Articles on Medical Diseases and Conditions

Entries for the ‘Acid-Base and pH Measurements’ Category

Effect of Physiologic Patient Variation on Blood Gas Interpretation

There is a surprising degree of fluctuation in blood gas values in normal persons and in stabilized sick persons. In one study of normal persons using arterialized capillary blood, changes of at least 10% in bicarbonate or total CO2, 15% in PCO2, and 170% in base excess were required to exceed normal day-to-day variation. In […]

Newborn and Neonatal Blood Gas Measurement

A number of studies have found that umbilical cord arterial pH is the best available indicator of fetal acidosis, which would suggest intrauterine fetal hypoxia. Arterial pH was found to be more accurate than arterial PCO2, PO2, cord venous pH, or Apgar score. Although there is some disagreement regarding cord arterial pH reference range, a […]

Noninvasive Measurement of PCO2, PO2, and Oxygen Saturation

There are now several ways to measure carbon dioxide and oxygen in blood without drawing a blood sample. The two most popular methods at present are transcutaneous electrode systems and pulse oximetry. Both systems can provide continuous readings. The transcutaneous systems use PCO2 and PO2 electrodes similar to those of standard arterial blood gas analysis […]

Blood Lactate

Under conditions of adequate or near-adequate tissue oxygenation, glucose is metabolized for energy production using the aerobic metabolic pathway that converts glucose metabolic products to pyruvate that is, in turn, metabolized in the citric acid (Krebs) cycle. Under conditions of severe tissue hypoxia, aerobic metabolism cannot function properly, and glucose metabolic products at the pyruvate […]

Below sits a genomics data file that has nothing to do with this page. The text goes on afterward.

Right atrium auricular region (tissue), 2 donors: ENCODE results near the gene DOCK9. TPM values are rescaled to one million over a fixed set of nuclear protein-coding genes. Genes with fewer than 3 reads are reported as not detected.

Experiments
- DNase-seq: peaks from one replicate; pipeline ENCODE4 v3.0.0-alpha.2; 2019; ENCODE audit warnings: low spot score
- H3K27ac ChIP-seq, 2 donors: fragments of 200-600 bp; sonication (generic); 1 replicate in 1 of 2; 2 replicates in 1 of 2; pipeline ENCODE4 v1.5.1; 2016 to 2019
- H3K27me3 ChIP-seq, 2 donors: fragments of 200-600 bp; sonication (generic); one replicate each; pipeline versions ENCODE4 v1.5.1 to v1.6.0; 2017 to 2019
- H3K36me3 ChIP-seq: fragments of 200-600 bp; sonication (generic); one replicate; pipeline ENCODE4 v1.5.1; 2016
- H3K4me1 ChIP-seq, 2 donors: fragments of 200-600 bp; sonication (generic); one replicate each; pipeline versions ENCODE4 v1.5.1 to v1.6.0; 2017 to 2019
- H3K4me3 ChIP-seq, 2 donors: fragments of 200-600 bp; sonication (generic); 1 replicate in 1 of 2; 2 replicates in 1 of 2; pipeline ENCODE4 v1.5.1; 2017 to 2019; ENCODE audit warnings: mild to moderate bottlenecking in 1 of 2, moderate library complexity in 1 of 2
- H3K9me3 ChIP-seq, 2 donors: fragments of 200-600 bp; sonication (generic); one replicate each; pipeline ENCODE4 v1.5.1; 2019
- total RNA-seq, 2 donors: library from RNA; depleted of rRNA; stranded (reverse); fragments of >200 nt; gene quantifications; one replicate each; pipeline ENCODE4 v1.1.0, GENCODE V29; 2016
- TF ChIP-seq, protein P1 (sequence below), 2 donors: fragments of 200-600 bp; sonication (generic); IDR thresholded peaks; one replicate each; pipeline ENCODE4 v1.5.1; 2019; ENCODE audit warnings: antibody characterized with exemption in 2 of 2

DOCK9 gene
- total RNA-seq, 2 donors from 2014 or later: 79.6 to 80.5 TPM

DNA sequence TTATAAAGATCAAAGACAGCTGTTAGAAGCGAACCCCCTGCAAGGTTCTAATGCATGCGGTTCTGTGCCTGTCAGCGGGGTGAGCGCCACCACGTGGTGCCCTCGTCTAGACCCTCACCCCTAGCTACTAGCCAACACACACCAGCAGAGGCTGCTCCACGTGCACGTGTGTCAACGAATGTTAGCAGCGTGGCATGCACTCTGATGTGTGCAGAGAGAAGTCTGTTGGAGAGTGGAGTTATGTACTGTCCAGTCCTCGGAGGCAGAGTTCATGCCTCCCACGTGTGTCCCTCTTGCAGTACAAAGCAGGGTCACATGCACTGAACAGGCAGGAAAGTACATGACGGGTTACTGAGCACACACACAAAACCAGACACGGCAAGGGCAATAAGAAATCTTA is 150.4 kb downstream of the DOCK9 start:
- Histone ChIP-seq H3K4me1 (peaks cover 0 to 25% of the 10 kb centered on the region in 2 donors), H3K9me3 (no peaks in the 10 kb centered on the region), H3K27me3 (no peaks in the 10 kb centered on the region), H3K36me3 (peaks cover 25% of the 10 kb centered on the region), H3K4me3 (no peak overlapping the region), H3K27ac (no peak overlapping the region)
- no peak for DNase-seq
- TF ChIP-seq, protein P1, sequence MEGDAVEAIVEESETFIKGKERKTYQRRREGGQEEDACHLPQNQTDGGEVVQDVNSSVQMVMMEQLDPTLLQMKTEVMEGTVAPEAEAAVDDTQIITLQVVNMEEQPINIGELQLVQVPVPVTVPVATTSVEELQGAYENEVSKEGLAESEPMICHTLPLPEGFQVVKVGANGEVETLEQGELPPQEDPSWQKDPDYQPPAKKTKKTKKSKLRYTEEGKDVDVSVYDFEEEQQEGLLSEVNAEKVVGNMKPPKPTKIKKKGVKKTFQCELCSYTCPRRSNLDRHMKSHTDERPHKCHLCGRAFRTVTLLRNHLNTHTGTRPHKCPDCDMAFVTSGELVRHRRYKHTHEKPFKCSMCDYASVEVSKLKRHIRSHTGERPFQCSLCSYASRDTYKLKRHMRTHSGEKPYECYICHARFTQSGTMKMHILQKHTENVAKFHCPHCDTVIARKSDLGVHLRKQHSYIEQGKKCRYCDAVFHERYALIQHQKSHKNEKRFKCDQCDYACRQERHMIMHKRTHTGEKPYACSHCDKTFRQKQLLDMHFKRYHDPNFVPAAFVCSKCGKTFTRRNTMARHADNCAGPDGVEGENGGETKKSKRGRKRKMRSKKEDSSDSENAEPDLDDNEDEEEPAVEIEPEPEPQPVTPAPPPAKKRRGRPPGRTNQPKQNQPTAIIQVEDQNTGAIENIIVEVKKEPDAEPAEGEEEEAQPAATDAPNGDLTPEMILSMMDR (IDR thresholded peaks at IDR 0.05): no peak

Blood Oxygen Studies

The greatest stimulus for arterial as opposed to venous specimens for blood gas studies is to obtain measurement of blood oxygen. The usual information reported is PO2 (concentration of O2 gas measured in mm of Hg or Torr), obtained with a direct-reading PO2 electrode. PO2 represents the dissolved oxygen content of plasma, analogous to the […]

Anion Gap

Once metabolic acidosis is apparent, the problem becomes one of identifying the cause. Calculation of the anion gap may be helpful. The anion gap is the difference between the major cations (sodium, or sodium plus potassium) and the major anions (chloride and bicarbonate). The anion gap formula is: AG = Na – (C1 + HCO–3). […]

Other Comments on Acid-Base Problems

The preceding discussion applies to an acid-base problem involving a single primary metabolic or primary respiratory abnormality, with or without body attempts at compensation. Unfortunately, in some cases the laboratory picture is more complicated; for example, when there are superimposed attempts at therapy or when two different acid-base processes coexist (referred to as “mixed acid-base […]

Interpretation of Acid-Base Data

Acid-base data interpretation has always been one of the more difficult areas of laboratory medicine. In most uncomplicated untreated cases the diagnosis can be achieved with reasonable ease. There are several ways of approaching an acid-base problem. One way is to examine first the arterial PCO2 value. Since primary respiratory disorders result from hypoventilation or […]

Buffer Base and Base Excess

The concepts of buffer base and base excess form part of the Astrup acid-base system. The term buffer base refers to all substances in the buffering system of whole blood that are able to bind excess H+. Bicarbonate forms slightly more than one half of the total buffer base; hemoglobin makes up about one third […]

Acid-Base Compensation

Compensation refers to the degree of PCO2 change when there is, or has been, an abnormality in pH. An uncompensated disorder is a primary metabolic or respiratory condition that has not been altered by any significant degree of correction. In the case of a primary metabolic condition the respiratory counterbalance (change in ventilation which is […]